Natural infectivity of Anopheles species from the Pacific and Atlantic Regions of Colombia

Lina A. Gutiérrez, Nelson Naranjo, Luz Marina Jaramillo, Carlos Muskus, Shirley Luckhart, Jan E. Conn, Margarita M. Correa

Research output: Contribution to journalArticle in an indexed scientific journalpeer-review

63 Scopus citations


Malaria is an important public health problem in Colombia. Among the major vectors in Colombia, Anopheles albimanus is recognized for its importance on the Pacific Coast where it is the predominant species; it is also found in the Atlantic Coast, although its vectorial role in this region is not clear. We examined the occurrence of An. albimanus in four localities of the Pacific and three of the Atlantic Coast. Morphological identification of problematic specimens was confirmed by a molecular assay. All identified mosquitoes at these sites, including An. albimanus, were also tested for malaria parasite infection. From 12,189 anophelines collected, 6370 were from the Pacific Coast, and corresponded to 99% An. albimanus, 0.8% Anopheles neivai, and three other species at <0.2%. From the Atlantic Coast we identified 5819 specimens with 61% An. albimanus, 36% Anopheles triannulatus s.l. and five other species at <2%. In both coasts, species present at lower percentages included several incriminated as vectors in neighboring countries. Six Pacific Coast specimens were infected with malaria parasites: four An. albimanus, two with Plasmodium vivax VK247, one with P. vivax VK210 and one with Plasmodium falciparum; two An. neivai with P. falciparum. Our data support the continued predominance of An. albimanus in the Pacific Coast, and demonstrate that this species is the most abundant in the Atlantic Coast as well.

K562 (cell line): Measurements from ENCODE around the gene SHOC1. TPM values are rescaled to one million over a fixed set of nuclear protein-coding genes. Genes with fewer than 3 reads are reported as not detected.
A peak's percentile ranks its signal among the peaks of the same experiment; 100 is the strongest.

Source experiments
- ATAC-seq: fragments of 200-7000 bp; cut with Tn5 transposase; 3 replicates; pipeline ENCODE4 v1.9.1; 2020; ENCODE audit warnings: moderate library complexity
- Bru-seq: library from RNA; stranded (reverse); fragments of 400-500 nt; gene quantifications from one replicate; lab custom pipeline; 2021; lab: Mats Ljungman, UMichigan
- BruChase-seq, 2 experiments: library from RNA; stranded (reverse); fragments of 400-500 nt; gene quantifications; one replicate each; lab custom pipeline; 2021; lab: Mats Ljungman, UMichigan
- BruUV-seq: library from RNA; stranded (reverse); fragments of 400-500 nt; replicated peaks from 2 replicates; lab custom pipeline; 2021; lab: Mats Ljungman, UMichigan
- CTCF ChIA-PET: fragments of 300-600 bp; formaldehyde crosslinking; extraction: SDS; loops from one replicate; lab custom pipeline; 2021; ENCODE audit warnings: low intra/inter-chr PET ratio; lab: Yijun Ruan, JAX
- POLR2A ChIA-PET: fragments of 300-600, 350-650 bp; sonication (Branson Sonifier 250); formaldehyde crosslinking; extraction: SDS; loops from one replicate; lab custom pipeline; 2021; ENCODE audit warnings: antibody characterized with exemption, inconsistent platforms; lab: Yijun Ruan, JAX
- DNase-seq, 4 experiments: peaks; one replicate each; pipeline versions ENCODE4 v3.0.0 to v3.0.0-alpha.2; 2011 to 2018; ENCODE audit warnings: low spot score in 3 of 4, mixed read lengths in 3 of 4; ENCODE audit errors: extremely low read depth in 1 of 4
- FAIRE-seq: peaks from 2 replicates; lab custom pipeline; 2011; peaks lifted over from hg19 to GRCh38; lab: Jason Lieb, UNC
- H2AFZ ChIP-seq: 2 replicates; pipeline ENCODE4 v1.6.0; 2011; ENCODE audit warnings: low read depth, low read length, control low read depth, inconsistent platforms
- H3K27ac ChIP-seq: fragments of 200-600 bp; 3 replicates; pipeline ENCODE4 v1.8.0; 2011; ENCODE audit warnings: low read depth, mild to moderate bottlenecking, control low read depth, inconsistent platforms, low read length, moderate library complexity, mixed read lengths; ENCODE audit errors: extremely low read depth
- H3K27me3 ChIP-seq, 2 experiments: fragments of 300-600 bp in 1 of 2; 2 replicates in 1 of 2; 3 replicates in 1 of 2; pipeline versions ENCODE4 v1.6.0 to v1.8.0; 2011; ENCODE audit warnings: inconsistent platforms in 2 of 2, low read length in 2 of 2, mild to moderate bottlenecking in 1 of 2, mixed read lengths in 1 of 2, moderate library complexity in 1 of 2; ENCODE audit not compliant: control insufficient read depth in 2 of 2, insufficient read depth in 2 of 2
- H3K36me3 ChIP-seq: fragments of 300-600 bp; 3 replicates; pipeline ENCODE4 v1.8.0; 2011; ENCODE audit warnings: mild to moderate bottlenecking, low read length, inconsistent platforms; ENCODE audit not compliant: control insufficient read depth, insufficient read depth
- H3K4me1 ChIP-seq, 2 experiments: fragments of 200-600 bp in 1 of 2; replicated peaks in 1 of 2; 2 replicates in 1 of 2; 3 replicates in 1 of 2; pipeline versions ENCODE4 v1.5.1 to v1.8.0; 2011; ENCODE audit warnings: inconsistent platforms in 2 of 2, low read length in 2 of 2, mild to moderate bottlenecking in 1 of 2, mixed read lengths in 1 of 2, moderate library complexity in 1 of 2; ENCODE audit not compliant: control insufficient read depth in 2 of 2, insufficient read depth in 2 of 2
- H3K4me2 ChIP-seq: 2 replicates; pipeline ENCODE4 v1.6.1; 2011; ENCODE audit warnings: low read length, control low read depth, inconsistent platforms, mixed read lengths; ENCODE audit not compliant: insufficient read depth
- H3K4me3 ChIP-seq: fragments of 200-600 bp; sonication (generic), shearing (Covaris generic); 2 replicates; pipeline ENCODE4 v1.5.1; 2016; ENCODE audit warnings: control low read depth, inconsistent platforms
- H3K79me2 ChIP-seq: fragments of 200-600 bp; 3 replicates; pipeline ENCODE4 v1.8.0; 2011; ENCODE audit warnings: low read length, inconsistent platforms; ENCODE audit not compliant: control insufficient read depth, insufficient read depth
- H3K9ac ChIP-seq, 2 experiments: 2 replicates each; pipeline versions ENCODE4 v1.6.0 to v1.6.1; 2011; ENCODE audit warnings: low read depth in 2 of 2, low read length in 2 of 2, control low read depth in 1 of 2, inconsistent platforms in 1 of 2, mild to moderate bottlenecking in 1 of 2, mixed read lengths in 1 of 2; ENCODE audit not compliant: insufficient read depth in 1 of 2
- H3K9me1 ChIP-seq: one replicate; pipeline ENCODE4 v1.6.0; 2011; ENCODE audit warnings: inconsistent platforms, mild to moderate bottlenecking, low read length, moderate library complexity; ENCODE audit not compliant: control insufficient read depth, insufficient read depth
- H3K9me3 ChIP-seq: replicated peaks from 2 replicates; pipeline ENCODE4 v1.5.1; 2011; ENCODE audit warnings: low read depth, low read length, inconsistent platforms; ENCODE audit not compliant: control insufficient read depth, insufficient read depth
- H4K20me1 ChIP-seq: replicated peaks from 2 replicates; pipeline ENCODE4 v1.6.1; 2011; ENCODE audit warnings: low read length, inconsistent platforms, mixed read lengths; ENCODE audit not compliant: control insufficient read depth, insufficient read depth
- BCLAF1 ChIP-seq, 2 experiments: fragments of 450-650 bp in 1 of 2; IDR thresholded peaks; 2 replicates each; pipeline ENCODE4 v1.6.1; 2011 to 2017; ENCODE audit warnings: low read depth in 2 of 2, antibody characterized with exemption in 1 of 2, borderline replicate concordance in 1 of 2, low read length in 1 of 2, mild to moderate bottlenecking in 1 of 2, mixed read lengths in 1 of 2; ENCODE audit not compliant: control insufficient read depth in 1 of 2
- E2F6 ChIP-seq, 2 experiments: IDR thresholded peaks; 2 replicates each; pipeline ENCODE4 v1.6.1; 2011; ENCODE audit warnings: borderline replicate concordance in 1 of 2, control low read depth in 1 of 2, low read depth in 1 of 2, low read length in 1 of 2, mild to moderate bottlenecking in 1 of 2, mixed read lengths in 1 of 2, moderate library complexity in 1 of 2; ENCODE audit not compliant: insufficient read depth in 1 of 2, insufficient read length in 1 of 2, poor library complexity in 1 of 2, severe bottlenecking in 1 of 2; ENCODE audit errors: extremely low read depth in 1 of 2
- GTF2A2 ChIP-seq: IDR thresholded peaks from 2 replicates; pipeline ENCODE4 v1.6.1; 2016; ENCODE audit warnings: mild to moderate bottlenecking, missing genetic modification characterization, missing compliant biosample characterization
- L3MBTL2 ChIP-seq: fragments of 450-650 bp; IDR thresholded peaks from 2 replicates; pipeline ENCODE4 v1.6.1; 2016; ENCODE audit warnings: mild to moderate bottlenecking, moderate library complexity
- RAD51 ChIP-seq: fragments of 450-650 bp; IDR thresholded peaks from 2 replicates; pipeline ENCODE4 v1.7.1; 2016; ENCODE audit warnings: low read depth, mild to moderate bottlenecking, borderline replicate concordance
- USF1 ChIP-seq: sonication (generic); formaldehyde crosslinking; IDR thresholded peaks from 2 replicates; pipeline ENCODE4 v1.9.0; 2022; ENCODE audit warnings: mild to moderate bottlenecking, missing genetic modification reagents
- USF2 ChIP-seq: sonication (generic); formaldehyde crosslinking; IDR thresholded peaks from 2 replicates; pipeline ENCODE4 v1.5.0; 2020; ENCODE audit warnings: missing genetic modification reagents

Original languageEnglish
Pages (from-to)99-105
Number of pages7
JournalActa Tropica
Issue number2
StatePublished - Aug 2008
Externally publishedYes

Bibliographical note

Funding Information:
We thank people who cooperated in collection of specimens at the localities included in this study and staff members of the Host-Parasite Division of the Molecular Microbiology Group for their help and cooperation in the different assays. This study was supported by COLCIENCIAS (Grant number 1115-05-16879). Additional support for non-overlapping, complementary work was provided by Comité para el Desarrollo de la Investigación, CODI-Universidad de Antioquia (8700-039; E-01233) and Asociación Colombiana de Infectología, ACIN.


  • Anopheles
  • Colombia
  • Malaria
  • Natural infectivity
  • Plasmodium


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